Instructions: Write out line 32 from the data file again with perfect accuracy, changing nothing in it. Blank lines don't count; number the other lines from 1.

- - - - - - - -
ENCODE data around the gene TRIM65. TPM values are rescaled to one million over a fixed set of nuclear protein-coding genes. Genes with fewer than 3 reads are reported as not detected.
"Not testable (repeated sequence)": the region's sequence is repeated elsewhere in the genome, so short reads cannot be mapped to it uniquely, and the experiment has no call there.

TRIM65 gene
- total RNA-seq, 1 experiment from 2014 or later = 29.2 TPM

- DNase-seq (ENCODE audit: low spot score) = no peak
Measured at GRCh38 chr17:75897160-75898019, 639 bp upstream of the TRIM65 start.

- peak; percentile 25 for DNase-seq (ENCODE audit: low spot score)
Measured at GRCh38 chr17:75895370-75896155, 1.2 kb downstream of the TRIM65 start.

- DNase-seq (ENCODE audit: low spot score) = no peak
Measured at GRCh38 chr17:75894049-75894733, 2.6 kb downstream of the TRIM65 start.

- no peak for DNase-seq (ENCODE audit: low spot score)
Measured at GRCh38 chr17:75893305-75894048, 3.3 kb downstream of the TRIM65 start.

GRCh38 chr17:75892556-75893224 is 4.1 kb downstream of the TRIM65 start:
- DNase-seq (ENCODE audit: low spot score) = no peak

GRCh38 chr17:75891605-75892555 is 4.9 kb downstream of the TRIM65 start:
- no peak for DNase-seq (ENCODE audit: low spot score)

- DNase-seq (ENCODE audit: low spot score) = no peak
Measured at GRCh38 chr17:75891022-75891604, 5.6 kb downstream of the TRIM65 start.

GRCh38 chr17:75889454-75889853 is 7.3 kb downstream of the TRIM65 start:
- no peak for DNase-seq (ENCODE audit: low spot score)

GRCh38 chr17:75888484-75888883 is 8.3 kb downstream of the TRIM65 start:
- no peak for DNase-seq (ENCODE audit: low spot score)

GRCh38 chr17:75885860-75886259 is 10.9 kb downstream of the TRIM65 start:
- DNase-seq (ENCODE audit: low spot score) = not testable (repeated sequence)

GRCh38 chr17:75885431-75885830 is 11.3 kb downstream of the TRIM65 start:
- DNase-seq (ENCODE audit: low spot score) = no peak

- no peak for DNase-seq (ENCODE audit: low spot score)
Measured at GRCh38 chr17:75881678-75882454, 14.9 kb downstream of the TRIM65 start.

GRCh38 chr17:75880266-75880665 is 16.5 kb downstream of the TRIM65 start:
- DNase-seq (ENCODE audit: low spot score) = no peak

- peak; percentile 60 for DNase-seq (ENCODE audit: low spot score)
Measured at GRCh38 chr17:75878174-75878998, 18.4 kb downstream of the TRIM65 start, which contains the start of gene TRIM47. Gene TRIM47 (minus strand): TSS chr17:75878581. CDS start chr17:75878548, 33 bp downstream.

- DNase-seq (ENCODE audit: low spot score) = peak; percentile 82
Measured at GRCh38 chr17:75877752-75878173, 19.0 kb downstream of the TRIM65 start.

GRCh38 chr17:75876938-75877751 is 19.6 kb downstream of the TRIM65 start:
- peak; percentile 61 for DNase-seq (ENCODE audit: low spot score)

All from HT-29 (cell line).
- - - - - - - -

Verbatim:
Measured at GRCh38 chr17:75878174-75878998, 18.4 kb downstream of the TRIM65 start, which contains the start of gene TRIM47. Gene TRIM47 (minus strand): TSS chr17:75878581. CDS start chr17:75878548, 33 bp downstream.